During the upper-level years, students take a substantial core of courses in biochemistry, physical chemistry, liberal arts, and elective courses in life sciences. Students must take a minimum of two upper-division biology electives.
Undergraduate research experiences are available with professors throughout the School of Chemistry and Material Sciences and are highly encouraged. These opportunities enable students to practice real world lab application of the information they are currently studying. Cooperative Education is also highly recommended to gain experiences outside of RIT, though they not required for graduation. Academic Advisors and the Office of Cooperative Education and Career Services are available to assist in finding and scheduling co-ops.
Employment opportunities for biochemistry graduates exist in the chemical, pharmaceutical, agricultural, forensic, and rapidly expanding biotechnological fields. Graduates also are well-prepared to enter advanced degree programs in biochemistry, medicine, pharmacy, dentistry, and veterinary medicine.
Biochemists need a Ph.D. to work in independent research and development positions. Most Ph.D. holders begin their careers in temporary postdoctoral research positions. During their postdoctoral appointments, they work with experienced scientists, as they continue to learn about their specialties or develop a broader understanding of related areas of research. Postdoctoral positions frequently offer the opportunity to publish research findings. A solid record of published research is essential to get a permanent position doing basic research, especially for those seeking a permanent college or university faculty position. Bachelor’s and master’s degree holders are qualified for some entry-level positions in biochemistry.
Employment of biochemists is projected to grow 19 percent from 2012 to 2022, faster than the average for all occupations. More biochemists and biophysicists are expected to be needed to do basic research that increases scientific knowledge and to research and develop biological products and processes that improve our lives.
The aging baby-boom population and the demand for lifesaving new drugs and procedures to cure and to prevent disease likely will drive demand for biochemists involved in biomedical research. For example, biochemists will be needed to conduct genetic research and to develop new medicines and treatments that are used to fight genetic disorders and diseases such as cancer. They also will be needed to develop new tests used to detect diseases and other illnesses.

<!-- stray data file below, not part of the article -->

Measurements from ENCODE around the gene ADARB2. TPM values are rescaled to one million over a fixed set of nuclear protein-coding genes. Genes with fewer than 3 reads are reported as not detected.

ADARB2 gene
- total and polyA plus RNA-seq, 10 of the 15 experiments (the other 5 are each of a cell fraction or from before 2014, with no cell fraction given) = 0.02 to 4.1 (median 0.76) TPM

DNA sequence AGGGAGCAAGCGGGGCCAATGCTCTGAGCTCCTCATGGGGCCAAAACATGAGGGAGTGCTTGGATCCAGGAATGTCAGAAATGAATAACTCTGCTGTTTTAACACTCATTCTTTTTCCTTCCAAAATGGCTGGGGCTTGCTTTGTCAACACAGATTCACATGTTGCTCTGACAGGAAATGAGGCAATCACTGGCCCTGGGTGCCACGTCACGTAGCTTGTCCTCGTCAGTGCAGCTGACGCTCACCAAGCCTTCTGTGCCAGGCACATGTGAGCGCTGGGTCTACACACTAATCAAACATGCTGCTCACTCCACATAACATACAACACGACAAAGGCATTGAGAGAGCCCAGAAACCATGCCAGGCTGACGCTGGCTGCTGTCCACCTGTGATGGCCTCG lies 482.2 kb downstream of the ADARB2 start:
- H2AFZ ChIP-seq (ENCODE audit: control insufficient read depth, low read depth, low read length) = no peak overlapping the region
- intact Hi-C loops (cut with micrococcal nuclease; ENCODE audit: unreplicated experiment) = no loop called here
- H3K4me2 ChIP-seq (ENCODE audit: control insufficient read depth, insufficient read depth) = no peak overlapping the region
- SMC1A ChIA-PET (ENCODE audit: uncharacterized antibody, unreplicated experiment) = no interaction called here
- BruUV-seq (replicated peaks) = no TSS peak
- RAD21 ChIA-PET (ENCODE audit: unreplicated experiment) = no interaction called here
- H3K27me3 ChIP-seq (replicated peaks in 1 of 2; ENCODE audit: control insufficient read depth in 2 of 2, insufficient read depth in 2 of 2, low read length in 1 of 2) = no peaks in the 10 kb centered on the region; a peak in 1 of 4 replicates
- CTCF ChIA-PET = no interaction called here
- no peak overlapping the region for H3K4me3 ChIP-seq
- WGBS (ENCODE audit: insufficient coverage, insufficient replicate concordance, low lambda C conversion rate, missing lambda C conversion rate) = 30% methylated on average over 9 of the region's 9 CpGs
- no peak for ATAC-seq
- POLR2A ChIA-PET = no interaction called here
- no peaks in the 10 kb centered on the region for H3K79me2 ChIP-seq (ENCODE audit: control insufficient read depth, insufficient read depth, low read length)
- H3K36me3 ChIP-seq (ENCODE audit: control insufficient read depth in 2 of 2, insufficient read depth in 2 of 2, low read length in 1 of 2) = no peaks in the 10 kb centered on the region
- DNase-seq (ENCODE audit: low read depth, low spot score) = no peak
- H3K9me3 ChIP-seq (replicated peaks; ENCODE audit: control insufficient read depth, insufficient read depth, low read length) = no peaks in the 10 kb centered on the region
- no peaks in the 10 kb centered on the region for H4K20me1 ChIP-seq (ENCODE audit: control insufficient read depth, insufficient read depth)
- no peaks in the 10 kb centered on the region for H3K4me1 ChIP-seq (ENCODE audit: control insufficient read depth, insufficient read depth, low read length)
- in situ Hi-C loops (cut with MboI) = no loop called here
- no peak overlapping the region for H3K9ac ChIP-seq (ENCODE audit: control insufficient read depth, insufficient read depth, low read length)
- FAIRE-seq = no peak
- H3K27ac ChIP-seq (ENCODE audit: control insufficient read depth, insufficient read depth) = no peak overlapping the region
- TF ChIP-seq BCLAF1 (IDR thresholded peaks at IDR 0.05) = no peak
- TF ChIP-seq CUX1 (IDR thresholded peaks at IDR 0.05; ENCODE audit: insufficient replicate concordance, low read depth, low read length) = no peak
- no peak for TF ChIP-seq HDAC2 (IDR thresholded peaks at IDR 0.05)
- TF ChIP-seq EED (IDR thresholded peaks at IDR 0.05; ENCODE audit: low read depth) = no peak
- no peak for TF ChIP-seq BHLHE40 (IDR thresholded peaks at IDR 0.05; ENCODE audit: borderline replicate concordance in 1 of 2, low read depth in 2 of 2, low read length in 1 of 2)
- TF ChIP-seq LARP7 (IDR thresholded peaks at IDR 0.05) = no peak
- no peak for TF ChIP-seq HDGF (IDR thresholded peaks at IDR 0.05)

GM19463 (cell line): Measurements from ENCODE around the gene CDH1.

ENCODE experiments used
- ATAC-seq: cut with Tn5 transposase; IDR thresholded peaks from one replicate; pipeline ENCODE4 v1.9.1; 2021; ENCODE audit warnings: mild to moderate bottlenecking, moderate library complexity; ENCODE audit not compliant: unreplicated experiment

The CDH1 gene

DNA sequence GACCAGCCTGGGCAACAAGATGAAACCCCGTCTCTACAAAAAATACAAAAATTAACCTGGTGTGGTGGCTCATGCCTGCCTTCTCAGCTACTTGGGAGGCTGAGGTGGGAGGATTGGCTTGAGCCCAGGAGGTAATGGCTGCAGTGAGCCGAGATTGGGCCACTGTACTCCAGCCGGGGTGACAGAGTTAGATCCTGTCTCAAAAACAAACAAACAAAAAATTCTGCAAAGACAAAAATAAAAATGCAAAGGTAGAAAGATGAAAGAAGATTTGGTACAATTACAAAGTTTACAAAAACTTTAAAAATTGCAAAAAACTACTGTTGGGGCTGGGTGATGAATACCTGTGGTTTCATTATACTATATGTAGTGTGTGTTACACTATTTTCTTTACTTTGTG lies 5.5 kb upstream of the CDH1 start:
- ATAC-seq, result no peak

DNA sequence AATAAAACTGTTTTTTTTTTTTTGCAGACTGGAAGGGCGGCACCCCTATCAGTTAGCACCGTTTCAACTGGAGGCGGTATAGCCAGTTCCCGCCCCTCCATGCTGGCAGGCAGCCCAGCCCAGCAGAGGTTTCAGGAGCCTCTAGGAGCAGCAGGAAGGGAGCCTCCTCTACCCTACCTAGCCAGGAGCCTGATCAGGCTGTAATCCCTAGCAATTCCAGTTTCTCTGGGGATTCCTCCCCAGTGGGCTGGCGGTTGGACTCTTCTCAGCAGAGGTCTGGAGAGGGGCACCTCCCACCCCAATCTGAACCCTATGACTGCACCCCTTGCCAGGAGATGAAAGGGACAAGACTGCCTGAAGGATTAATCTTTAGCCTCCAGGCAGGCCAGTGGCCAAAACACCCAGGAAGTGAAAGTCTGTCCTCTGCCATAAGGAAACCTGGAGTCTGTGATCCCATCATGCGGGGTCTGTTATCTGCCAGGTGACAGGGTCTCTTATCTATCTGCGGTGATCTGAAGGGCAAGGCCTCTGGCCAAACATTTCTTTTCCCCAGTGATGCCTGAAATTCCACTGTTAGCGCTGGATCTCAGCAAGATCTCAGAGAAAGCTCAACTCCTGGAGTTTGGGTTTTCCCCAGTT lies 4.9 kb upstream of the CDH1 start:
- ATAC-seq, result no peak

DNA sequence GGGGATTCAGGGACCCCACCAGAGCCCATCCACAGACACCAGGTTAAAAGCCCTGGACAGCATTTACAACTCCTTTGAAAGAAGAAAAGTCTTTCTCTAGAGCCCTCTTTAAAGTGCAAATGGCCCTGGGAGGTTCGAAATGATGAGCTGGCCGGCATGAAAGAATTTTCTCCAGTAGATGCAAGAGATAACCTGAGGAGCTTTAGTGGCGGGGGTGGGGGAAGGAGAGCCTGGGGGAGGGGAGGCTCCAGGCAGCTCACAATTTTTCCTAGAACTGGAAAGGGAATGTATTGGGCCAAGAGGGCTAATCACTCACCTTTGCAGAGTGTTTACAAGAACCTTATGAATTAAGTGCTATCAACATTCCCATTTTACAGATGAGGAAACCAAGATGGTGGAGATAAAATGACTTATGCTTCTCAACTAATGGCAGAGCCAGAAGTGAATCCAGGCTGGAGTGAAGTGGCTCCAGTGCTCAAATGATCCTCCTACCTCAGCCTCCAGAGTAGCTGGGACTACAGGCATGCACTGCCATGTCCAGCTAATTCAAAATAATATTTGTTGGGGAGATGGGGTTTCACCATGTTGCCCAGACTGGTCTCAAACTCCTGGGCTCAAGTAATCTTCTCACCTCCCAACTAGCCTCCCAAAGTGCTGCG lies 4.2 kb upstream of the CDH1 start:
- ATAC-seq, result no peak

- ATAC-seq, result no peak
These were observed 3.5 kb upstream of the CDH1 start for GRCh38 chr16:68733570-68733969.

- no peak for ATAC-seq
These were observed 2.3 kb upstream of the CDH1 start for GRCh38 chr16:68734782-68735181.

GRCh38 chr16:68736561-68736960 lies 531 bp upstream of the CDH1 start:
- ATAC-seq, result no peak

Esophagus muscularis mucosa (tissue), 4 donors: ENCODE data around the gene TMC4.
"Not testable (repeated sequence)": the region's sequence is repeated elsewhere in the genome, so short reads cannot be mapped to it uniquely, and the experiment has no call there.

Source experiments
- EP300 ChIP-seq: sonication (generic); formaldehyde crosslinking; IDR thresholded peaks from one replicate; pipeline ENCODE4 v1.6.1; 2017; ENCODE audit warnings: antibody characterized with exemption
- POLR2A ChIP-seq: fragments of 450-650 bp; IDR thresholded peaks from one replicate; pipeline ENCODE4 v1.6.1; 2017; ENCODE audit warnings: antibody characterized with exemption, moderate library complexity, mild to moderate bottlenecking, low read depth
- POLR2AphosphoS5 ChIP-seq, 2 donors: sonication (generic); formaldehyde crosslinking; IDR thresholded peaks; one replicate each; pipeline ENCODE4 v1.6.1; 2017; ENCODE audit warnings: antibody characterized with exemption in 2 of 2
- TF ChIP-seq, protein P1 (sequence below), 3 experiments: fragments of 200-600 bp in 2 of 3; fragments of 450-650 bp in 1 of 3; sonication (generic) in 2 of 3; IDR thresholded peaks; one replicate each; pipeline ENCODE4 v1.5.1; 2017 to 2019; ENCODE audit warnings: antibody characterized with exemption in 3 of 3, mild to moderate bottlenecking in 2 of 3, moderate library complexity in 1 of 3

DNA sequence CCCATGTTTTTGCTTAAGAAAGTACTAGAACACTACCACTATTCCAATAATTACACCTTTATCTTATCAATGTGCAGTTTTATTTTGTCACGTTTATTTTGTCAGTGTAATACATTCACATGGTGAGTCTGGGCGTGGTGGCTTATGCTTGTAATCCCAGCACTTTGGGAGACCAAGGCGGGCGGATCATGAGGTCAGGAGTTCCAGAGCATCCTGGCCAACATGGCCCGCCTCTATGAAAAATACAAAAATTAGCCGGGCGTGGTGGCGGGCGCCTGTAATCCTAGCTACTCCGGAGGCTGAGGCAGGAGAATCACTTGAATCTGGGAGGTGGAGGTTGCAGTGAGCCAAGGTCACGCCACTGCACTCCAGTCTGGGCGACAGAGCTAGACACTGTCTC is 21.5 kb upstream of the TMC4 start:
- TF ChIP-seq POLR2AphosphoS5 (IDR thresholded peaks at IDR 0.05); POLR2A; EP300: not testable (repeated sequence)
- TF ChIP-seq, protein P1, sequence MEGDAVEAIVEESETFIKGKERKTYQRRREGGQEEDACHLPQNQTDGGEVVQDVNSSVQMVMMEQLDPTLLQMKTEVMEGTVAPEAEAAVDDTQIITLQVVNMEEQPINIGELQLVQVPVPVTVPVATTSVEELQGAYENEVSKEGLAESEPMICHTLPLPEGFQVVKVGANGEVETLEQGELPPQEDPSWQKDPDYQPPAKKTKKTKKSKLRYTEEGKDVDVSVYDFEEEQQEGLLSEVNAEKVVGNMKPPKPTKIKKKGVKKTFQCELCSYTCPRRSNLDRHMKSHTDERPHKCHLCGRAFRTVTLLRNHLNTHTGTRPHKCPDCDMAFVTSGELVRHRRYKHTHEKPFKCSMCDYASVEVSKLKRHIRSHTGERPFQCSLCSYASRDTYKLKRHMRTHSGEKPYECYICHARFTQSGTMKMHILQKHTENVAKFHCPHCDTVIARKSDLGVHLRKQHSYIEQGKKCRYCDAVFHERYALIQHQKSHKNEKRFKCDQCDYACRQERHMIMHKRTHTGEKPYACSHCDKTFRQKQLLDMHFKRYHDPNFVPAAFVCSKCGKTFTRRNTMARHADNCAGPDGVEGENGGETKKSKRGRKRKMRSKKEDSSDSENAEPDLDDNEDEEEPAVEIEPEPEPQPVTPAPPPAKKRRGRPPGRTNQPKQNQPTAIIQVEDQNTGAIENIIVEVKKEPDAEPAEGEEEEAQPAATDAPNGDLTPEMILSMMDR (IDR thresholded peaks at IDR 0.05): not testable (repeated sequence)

Areas of research and development in biotechnology other than health are expected to provide employment growth for biochemists and biophysicists. Greater demand for clean energy should increase the need for biochemists that research and develop alternative energy sources, such as biofuels. A growing population and rising food prices are expected to fuel the development of genetically engineered crops and livestock that provide greater yields and require fewer resources. Efforts to discover new and improved ways to clean up and preserve the environment will increase demand for biochemists, as well.
The biochemistry program offers two tracks, one that follows the guidelines of the American Society of Biochemists and Molecular Biologists (ASBMB) and one that is certified by the American Chemical Society (ACS). The ASBMB program allows more science and university-wide electives in such fields as biology, while the ACS program is for students interested in a graduate chemistry program such as that offered by RIT.
Baltimore Police Dept, Ortho-Clinical Diagnostics (Johnson & Johnson), University of Illinois–Urbana, University of Rochester – Med. Ctr (Pharmacology), Rural/Metro Medical Services, UCB, Inc., Fraser Papers, Merck & Co., National Renewable Energy Lab, Genencor, Syngenta, Harvard Stem Cell Institute, LMI